@Malcolm Edwards: was Barker picking up for Shaw?

    various re @24: how widespread are those games, in Europe and here? Monopoly and Sorry were played by families who wouldn’t consider themselves gamers, possibly because there was a sharp limit to how much one could learn about them; the games listed here seem more … demanding? (I can’t tell who plays them; I play rarely, and only with fellow weirdos.) I wonder whether Sentinels of the Multiverse will carry? The listed games are relatively neutral, but Sentinels specifically jumbles genders (e.g., Batman, the Flash, and a builder-of-robots are all female), which might give it greater appeal.

  13. I remember years and years ago seeing an electronic version of Iron Dragon, but I never actually purchased it because I think at the time I didn’t have a computer that could actually run it.

    I also remember the last time I played Empire Builder — I took the game along to my parents’ place one holiday weekend, and we spent an entire day (from first thing in the morning until we gave up and went to bed, and with the occasional meal break) playing it. Was fun, but we all agreed that it should give you more cash or free track segments or something at the start.

  14. Eric and I watched the eclipse with a couple of my classmates from Caltech.

    It was amazing. I don’t believe any pictures I’ve ever seen do it justice.

    It got colder and colder while the sky got darker and darker while the light on the ground seemed to get an amber tint. Shortly before totality, we could see Venus almost directly overhead. (You never see Venus straight overhead!)

    And when the last thread of light disappeared, a cold wind blew up, and with a final flash of light (diamond ring effect) the sun was replaced with a black disk surrounded by the creamy white corona–to loud cheers from the crowd. All around the horizon the clouds were red and pink, but the brighter stars stood out in the sky. It’s impossible to describe just how unearthly this felt. It really did look as though something blew out the sun and left the steaming remains behind.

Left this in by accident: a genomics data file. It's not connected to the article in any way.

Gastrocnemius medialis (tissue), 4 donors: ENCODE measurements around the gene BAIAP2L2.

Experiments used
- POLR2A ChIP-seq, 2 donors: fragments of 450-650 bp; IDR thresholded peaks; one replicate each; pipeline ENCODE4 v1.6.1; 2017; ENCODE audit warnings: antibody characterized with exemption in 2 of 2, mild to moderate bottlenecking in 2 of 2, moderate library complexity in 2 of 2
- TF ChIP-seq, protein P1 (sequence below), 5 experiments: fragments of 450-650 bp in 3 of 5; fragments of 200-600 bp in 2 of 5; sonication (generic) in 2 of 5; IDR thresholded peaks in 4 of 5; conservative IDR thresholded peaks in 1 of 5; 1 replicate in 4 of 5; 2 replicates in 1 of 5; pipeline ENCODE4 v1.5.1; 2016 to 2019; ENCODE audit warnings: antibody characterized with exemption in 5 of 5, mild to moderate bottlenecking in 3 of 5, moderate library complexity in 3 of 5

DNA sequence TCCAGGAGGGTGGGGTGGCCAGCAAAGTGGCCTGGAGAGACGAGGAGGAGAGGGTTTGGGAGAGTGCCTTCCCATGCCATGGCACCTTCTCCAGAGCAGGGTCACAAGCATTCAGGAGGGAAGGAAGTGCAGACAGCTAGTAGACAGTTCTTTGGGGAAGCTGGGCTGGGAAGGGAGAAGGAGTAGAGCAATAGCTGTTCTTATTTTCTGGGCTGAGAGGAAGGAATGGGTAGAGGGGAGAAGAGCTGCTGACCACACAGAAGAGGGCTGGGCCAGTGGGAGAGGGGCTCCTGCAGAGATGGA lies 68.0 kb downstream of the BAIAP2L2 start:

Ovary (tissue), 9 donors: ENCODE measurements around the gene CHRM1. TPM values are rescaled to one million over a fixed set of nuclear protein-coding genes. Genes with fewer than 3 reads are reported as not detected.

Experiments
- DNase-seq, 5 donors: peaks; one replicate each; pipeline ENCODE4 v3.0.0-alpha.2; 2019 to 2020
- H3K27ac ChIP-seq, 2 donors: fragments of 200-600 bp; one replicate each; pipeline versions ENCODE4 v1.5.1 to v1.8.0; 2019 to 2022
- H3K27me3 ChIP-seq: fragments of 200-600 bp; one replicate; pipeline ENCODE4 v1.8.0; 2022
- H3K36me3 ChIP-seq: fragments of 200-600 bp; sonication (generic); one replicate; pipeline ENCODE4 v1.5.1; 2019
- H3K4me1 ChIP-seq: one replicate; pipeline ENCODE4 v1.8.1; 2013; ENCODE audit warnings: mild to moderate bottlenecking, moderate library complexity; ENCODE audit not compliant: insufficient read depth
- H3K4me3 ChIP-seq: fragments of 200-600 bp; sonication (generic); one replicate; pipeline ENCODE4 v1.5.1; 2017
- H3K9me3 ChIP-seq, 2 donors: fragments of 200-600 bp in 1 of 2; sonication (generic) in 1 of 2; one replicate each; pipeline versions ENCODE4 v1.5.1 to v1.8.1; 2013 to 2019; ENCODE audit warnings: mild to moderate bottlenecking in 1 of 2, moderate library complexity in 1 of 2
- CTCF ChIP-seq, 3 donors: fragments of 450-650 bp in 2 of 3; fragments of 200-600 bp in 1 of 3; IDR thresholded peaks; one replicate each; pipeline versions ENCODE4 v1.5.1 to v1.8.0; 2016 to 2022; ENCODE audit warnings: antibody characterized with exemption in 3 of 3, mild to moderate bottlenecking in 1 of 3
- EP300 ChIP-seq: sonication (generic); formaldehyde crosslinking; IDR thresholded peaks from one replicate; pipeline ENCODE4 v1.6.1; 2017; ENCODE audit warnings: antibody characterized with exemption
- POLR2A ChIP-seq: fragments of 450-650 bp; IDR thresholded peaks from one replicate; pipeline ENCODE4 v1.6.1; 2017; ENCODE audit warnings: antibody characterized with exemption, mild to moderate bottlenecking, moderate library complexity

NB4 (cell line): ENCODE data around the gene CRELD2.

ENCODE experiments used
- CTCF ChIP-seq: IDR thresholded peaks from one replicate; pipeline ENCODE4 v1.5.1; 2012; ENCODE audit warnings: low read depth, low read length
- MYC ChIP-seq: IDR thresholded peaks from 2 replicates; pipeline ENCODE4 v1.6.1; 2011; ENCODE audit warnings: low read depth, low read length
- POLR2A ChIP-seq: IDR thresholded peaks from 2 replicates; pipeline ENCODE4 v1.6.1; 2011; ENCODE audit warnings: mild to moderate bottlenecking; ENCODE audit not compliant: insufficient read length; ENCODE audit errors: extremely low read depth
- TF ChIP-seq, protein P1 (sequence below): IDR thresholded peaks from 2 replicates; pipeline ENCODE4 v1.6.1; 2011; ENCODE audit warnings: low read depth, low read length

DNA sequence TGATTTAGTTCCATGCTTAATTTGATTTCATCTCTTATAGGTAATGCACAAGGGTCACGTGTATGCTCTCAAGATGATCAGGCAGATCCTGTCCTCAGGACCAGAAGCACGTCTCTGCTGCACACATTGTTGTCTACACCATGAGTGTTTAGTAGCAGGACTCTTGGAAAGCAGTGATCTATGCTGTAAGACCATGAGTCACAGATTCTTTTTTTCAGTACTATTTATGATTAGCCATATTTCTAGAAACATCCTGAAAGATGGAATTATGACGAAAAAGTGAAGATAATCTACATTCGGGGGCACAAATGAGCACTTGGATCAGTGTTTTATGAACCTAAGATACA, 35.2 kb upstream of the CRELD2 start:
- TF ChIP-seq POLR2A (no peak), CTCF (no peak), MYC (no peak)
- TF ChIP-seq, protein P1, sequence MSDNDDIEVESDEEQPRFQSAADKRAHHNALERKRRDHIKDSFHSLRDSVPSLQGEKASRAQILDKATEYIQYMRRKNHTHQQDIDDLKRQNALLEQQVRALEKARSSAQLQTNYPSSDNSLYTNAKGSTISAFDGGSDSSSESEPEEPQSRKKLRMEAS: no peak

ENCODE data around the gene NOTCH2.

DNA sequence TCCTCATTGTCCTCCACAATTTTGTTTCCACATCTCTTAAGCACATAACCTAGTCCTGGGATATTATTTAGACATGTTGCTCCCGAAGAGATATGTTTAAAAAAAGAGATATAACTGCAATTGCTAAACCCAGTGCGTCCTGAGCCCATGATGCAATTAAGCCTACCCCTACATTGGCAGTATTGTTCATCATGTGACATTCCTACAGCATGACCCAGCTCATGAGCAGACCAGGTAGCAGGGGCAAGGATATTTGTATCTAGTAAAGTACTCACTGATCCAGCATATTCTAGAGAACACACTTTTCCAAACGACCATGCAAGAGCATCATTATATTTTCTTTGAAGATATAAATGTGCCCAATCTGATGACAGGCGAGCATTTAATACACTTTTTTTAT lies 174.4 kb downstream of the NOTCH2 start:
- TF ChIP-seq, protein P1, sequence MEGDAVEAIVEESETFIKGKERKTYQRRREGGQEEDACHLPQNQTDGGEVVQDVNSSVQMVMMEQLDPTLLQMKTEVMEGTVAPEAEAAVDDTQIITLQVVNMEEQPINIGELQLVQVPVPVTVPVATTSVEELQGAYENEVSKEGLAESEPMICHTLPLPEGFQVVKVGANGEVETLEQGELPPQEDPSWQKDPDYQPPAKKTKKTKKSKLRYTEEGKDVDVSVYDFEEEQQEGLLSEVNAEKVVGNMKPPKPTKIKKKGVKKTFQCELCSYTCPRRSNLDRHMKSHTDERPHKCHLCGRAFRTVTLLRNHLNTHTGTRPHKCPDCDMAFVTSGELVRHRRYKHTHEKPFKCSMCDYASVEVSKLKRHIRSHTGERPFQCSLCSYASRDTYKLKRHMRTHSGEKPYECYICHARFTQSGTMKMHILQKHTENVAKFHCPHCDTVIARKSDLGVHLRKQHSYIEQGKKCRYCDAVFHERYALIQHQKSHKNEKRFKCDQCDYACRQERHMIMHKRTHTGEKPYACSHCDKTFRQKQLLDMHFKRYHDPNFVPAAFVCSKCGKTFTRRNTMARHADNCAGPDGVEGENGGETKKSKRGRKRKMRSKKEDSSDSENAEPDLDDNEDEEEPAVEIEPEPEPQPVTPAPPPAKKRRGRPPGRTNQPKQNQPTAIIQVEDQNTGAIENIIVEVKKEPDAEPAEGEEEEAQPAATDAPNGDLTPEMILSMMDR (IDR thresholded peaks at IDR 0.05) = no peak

The two minutes went by too fast. Before we knew it, there was another diamond ring, and it was time to switch back to the sun filters. The brightening seemed to happen much faster than the dimming did. I suspect that has to do with the way the eye adapts to darkness vs. light.

    Facebook is amazing. While we waited for the traffic to subside, we hooked up for lunch with a bunch of classmates we hadn’t seen in 35 years or so. An excellent adventure by any measure.

  15. According to the birthdays list in Saturday’s Guardian, 7th Doctor (Sylvester McCoy) shared a birthday with his companion Ace (Sophie Aldred) (although she was, of course, quite a bit younger).

    Sad to see Brian Aldiss go, although he did have a good innings (as we say in lesser Britain). Hothouse was the first grown-up SF I read, and I read many more from him over the years, and enjoyed almost all (tho’ Report On Probability A bored me to death (so how come I’m still here, huh?) and The Malacia Tapestry was almost as dull). Still, anyone who invents the convention pork-pie wars with Harry Harrison has to be a fannish hero.

  16. Chip Hitchcock on August 21, 2017 at 2:35 pm said:

    various re @24: how widespread are those games, in Europe and here? Monopoly and Sorry were played by families who wouldn’t consider themselves gamers, possibly because there was a sharp limit to how much one could learn about them; the games listed here seem more … demanding?